# A Simple Building Energy Index

| Posted in Energy Efficiency and Durability on

Here goes a late night post, but this has been bothering me. One of the big issues with PassivHaus seems to be the way energy usage is measured.

1. The building measurement side is strange since interior partition walls don’t count as floorspace and basement floorspace is multiplied by 0.8 (if I understand everything correctly).

2. The somewhat arbitrary space heating energy usage limitation designed around German conditions, which have apparently been modified by the Swedes and Austrians to match their more severe climates, becomes a problem in other areas.

Perhaps a simpler, climate adjusted measurement would work better such as:

Building Annual Energy Index = (Energy Used) / (Degree Days) / (Building Conditioned Volume) x 1000

Energy Used is the energy required to maintain the conditioned volume within the set temperature range for the entire year.

Set Temperature Range would be the acceptable temperature range within the conditioned volume.

Degree Days would be the heating degree days plus the cooling degree days corresponding to the lowest and highest temperatures within the set temperature range.

Building Conditioned Volume is just what it says.

Lets see an example. A simple rectangular house with inside (drywall to drywall) measurements of 30 ft x 50 ft and a height of 18 ft (basement slab to insulated main floor ceiling). Building conditioned volume = 27,000 cubic feet. The set temperature range is 68F to 78F. For the year that the building performance is measured or simulated the HDD (base 68F) is 8,200. The CDD (base 78F) is 500. The energy used to maintain 68F to 78F interior temperatures for that year is 40,000,000 BTU. The Building Annual Energy Index is then:

BAEI = (40,000,000 BTU) / (8200 HDD + 500 CDD) / (27,000 Cu. Ft.) x 1000 = 170

Just like golf the lower the BAEI the better the building performance. What are the advantages? The BAEI makes comparing building performance between various years, climates, and configurations an apples to apples affair because the result is adjusted for climate and interior volume. This also eliminates the effects of entirely interior configuration on the calculated performance. I’ve wondered if PassivHaus’s often use lofted second floors to increase the building’s volume and south facing window area without increasing the floor square footage. The BAEI formula makes no distinction between lofted and standard second floors.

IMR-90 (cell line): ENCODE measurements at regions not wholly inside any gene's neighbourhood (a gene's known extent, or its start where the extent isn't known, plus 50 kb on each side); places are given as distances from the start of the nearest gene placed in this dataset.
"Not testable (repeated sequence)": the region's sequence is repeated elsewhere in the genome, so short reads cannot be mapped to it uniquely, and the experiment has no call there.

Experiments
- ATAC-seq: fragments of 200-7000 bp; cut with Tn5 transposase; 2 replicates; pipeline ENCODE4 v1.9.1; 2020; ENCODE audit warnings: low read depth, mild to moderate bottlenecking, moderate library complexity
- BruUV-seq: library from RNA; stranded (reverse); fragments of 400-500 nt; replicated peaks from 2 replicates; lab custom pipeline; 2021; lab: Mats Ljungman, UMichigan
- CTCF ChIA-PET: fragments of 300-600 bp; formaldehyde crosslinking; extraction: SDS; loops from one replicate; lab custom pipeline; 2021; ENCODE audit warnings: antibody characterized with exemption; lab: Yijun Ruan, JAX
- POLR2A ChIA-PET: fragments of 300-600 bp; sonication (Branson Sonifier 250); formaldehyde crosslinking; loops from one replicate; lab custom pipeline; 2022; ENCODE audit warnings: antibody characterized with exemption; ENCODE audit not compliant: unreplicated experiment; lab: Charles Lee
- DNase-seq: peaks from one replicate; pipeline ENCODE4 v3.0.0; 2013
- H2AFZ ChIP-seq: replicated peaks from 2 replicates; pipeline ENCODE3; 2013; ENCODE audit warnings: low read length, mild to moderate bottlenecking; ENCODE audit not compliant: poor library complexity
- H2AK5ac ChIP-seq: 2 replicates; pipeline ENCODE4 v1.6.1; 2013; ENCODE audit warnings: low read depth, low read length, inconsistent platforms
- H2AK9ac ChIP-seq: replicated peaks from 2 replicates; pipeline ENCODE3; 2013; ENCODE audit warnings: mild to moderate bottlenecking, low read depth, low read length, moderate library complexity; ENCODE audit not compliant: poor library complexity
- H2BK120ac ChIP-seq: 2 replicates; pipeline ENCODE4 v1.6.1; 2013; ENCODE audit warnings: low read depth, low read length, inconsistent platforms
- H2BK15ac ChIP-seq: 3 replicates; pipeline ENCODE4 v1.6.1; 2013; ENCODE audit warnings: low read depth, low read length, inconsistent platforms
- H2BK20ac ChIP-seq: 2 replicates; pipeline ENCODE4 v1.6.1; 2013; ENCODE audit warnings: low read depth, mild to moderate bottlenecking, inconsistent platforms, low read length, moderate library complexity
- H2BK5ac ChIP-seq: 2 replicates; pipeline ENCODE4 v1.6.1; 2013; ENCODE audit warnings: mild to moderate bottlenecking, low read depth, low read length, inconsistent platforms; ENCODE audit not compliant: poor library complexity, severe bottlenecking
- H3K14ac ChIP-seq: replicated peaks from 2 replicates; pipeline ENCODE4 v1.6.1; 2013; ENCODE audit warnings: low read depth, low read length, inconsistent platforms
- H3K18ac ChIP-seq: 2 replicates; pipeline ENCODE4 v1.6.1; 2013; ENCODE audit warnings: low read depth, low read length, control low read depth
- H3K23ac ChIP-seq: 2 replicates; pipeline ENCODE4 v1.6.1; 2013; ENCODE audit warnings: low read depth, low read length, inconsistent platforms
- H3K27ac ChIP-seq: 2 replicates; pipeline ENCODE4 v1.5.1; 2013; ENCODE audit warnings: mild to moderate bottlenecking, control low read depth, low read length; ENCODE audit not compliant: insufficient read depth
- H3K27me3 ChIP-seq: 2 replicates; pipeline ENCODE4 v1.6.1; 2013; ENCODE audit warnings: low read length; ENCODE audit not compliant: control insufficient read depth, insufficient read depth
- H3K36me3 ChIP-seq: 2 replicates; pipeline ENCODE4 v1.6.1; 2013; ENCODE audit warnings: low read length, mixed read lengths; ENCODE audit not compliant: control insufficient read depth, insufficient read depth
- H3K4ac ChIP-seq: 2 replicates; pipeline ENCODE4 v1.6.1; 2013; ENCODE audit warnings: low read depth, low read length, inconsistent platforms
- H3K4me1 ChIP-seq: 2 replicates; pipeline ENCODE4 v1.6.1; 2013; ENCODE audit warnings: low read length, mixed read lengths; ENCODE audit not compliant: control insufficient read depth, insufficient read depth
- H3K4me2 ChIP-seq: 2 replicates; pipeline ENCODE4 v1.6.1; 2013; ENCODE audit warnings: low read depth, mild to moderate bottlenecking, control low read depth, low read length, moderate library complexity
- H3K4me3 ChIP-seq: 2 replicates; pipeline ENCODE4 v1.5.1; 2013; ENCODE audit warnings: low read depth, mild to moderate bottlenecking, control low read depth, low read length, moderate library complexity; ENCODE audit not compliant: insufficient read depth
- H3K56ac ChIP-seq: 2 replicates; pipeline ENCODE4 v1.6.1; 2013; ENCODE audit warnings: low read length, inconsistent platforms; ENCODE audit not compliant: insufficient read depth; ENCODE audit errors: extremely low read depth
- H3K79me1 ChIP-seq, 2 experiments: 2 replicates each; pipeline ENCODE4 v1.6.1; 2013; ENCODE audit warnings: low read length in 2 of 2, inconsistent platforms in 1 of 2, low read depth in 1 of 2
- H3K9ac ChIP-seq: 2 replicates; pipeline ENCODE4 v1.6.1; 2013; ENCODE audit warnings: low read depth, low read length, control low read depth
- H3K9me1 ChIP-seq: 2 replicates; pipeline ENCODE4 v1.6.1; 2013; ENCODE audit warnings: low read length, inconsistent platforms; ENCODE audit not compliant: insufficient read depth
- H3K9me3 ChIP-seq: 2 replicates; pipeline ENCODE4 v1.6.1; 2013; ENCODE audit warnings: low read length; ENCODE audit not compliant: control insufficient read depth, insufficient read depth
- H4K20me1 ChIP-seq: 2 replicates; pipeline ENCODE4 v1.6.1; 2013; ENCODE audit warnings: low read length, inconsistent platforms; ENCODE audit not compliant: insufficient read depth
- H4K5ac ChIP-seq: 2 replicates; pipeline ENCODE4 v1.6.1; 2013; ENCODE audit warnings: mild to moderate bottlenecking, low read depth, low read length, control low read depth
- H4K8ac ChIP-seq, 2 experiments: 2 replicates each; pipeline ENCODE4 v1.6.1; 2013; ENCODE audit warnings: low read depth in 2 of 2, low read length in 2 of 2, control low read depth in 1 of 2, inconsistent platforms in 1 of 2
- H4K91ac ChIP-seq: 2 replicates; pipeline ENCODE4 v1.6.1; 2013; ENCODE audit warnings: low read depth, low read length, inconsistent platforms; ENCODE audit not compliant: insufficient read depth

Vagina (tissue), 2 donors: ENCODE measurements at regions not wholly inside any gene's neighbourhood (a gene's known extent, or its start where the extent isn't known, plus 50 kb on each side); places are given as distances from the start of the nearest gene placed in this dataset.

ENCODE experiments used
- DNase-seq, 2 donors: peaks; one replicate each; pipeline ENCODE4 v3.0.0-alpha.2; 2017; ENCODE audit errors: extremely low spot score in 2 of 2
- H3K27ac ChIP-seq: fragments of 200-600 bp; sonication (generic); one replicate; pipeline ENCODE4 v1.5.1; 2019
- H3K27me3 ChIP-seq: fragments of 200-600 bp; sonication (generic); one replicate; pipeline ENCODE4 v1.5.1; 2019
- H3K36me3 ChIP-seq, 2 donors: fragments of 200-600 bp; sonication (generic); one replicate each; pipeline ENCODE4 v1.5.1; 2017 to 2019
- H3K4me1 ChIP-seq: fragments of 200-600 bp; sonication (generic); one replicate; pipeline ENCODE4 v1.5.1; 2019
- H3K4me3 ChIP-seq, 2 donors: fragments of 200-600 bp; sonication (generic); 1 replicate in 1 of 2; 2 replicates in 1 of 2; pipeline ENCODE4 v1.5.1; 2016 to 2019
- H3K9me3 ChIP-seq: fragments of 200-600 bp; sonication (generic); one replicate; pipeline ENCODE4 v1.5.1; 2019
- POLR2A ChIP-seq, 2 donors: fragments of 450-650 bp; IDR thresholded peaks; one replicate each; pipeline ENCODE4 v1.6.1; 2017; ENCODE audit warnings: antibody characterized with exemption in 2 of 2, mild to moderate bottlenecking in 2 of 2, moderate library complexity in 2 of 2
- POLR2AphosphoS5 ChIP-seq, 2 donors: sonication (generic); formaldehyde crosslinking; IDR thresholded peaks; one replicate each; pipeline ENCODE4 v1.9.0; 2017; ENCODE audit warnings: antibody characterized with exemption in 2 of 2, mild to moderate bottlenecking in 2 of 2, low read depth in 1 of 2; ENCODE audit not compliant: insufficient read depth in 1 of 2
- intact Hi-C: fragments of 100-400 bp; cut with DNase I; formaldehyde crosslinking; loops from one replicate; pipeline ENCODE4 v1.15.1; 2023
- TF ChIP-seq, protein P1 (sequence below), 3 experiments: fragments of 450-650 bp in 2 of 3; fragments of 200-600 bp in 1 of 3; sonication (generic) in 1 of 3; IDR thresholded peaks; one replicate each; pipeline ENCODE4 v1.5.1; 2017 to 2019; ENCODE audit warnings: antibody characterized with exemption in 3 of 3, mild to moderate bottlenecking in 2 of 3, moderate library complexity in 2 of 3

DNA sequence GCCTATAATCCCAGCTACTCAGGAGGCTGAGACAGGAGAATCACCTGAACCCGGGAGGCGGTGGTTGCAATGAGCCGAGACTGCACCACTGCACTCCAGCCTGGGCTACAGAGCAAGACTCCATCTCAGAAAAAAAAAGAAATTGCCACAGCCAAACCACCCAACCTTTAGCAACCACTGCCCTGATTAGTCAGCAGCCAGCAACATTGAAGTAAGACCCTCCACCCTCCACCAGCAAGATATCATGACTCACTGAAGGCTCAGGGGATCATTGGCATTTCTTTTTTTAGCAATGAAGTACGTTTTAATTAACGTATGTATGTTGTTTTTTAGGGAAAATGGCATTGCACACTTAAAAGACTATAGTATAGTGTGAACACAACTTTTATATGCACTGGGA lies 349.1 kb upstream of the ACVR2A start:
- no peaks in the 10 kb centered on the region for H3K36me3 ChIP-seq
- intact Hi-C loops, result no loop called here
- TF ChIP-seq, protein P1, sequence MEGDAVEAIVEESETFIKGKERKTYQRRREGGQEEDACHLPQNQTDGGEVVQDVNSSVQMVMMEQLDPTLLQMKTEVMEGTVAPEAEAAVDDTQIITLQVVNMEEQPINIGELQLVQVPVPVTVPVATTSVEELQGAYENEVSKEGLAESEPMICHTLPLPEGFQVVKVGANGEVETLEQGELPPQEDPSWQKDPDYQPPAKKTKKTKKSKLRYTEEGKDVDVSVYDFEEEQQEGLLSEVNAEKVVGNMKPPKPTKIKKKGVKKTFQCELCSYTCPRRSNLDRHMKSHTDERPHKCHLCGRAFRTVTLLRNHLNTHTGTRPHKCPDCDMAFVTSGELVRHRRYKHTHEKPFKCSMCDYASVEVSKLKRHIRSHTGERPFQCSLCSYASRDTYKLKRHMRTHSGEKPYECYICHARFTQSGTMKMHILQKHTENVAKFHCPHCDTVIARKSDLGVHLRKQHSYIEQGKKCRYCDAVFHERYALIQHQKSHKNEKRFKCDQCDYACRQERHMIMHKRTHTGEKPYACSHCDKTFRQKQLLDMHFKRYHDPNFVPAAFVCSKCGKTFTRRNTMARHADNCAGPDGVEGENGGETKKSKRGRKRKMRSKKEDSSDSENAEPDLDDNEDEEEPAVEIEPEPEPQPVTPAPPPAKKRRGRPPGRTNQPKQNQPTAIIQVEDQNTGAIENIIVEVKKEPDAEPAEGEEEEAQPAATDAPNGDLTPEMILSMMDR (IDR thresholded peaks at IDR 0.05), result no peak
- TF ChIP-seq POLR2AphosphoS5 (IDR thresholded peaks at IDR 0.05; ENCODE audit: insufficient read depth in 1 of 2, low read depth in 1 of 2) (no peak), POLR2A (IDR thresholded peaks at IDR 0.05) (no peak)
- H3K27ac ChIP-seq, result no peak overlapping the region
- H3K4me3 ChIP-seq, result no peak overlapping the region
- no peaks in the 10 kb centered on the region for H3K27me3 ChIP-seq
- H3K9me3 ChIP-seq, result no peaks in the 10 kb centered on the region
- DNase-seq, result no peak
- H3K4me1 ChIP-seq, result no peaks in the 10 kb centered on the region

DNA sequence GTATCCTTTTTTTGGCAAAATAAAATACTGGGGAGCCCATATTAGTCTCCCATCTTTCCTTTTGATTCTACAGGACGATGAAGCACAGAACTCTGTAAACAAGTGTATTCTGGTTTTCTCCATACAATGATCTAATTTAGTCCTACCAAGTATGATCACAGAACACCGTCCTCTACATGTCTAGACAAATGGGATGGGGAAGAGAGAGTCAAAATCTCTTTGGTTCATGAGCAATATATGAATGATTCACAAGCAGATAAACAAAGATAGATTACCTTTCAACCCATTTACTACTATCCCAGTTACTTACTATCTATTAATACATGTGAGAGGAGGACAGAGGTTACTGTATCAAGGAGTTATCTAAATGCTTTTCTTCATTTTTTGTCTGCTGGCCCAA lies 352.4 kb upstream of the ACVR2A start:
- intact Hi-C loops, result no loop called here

BTW, the 1000 multiplier is just to move the decimal point to a convenient place. A metric version would have a different multiplier to make the result the same in either units.

Well, there it is. What do you think? I am sure that someone else has used or proposed this type of formula before – I’m not smart enough to have thunk it up first. It just seems like a better, fairer measurement to analyze energy performance.

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### Replies

1. | | #1

BEI... Go with three letters...

SEI... Simple Energy Index

KOE... Karl Overn Index

Great formula Karl.

2. | | #2

BEI works for me.

KOI is wholly owned and operated by my wife. I usually don't want to know that number.

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